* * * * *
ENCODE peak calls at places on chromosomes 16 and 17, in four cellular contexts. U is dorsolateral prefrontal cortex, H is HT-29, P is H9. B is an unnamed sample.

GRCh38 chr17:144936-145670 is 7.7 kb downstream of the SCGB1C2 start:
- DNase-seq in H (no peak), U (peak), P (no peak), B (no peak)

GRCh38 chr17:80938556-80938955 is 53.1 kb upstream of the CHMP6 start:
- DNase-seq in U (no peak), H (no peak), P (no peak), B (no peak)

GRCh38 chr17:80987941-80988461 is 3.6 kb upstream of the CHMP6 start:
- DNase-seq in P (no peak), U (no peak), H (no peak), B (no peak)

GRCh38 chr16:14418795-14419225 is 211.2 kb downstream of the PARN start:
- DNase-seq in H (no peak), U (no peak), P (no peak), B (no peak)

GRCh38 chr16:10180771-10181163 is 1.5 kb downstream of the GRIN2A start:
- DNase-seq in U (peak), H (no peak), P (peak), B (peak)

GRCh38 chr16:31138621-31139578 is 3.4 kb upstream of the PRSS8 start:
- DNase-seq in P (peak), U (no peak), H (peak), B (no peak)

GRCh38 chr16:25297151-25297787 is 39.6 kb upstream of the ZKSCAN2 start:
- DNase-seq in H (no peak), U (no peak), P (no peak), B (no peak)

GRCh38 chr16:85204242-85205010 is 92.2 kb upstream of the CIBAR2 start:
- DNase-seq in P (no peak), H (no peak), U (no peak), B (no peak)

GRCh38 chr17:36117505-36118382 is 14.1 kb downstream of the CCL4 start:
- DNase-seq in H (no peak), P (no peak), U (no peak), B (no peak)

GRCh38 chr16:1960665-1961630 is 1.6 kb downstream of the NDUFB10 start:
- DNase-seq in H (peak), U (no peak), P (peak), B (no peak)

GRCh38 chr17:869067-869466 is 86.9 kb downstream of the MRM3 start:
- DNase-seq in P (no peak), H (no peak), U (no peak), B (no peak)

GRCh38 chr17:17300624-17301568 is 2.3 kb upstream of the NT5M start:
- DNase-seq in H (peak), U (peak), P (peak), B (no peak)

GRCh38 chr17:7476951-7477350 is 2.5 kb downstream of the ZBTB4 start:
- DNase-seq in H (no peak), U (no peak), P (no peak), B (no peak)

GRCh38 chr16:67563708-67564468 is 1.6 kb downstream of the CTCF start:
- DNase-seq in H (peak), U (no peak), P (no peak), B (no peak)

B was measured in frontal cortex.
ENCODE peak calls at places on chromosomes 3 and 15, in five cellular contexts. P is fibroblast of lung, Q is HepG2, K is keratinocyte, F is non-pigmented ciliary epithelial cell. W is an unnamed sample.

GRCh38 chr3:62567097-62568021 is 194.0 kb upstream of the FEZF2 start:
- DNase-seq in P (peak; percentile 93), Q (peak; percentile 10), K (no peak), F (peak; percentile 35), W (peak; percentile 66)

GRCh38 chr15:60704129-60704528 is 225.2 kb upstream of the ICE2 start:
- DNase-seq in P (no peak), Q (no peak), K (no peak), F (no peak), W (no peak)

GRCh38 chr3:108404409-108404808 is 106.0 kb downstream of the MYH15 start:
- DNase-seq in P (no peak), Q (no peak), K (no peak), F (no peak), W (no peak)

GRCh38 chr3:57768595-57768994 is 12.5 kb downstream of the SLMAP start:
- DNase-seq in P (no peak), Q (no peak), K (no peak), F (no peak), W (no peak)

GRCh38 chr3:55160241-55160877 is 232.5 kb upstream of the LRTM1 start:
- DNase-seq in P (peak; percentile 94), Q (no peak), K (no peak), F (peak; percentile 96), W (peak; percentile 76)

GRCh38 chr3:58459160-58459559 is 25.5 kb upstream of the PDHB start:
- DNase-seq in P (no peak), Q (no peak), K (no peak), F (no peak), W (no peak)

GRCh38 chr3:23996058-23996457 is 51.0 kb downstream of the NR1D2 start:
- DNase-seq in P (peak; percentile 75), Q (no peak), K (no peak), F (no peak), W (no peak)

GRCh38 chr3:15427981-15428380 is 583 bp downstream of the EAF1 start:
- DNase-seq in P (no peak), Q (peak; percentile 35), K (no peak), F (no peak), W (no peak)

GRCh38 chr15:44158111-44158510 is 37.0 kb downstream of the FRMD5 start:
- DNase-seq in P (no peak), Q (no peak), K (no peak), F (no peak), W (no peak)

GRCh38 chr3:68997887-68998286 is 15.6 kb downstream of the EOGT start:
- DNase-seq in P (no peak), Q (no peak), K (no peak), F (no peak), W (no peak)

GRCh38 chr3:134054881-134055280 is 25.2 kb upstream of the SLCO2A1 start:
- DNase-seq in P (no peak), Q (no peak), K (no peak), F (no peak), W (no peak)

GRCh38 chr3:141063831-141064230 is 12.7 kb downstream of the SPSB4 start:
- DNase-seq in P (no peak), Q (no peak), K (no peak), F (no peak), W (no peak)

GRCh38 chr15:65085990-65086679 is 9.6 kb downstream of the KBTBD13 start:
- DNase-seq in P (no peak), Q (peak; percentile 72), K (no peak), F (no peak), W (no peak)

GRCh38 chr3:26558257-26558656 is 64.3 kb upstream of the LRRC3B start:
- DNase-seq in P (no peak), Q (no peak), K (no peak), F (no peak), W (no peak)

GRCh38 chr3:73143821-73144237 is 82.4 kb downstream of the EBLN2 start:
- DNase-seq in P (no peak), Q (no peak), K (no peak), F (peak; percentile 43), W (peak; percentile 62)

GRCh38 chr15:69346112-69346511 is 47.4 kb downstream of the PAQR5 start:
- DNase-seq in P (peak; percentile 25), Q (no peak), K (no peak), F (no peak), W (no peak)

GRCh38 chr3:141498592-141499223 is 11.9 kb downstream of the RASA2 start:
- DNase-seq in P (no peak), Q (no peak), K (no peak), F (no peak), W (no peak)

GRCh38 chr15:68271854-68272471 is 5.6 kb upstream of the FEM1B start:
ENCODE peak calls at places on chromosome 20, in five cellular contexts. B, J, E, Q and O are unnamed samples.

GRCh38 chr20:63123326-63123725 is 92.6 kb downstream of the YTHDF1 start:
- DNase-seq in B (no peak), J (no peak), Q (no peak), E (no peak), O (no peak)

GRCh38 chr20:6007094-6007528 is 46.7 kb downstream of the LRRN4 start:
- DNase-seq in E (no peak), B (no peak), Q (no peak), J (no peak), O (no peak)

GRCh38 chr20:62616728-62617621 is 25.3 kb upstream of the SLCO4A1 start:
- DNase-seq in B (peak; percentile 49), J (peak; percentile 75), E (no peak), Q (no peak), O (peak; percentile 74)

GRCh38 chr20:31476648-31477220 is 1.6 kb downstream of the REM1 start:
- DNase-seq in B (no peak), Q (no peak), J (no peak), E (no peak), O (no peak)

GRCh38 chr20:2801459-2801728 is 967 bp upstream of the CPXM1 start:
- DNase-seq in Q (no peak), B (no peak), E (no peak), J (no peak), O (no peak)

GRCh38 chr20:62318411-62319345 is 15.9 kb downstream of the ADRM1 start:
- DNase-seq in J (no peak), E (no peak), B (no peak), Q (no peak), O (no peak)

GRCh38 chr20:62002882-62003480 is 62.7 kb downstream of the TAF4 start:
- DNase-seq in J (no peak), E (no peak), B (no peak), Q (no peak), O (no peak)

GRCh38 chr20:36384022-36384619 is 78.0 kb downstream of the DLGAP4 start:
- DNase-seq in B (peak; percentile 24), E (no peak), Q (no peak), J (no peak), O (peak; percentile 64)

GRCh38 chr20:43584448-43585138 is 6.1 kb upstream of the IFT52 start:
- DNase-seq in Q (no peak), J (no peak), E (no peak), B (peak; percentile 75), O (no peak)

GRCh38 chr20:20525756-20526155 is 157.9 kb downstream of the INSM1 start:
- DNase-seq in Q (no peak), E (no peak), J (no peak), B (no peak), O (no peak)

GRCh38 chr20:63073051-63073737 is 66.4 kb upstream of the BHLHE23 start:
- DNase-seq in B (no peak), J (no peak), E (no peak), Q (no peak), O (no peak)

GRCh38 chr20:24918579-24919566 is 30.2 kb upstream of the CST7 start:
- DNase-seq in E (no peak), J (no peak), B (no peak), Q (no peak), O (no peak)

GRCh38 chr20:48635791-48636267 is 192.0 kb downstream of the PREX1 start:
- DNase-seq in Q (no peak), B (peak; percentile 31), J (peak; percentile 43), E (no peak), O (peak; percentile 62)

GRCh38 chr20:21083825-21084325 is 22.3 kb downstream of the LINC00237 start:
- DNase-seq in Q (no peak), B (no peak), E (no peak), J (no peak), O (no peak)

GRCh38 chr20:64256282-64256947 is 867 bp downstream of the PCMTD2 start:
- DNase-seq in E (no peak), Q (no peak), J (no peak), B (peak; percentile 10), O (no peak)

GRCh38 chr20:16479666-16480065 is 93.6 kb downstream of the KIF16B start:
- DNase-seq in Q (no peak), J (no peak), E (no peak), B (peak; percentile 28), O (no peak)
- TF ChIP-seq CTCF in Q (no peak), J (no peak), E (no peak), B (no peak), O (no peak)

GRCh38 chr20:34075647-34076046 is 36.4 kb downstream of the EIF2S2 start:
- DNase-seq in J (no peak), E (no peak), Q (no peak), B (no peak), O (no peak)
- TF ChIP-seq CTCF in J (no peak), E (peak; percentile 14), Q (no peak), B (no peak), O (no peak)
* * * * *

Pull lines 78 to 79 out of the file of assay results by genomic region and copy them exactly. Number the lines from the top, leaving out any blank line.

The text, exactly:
GRCh38 chr20:62318411-62319345 is 15.9 kb downstream of the ADRM1 start:
- DNase-seq in J (no peak), E (no peak), B (no peak), Q (no peak), O (no peak)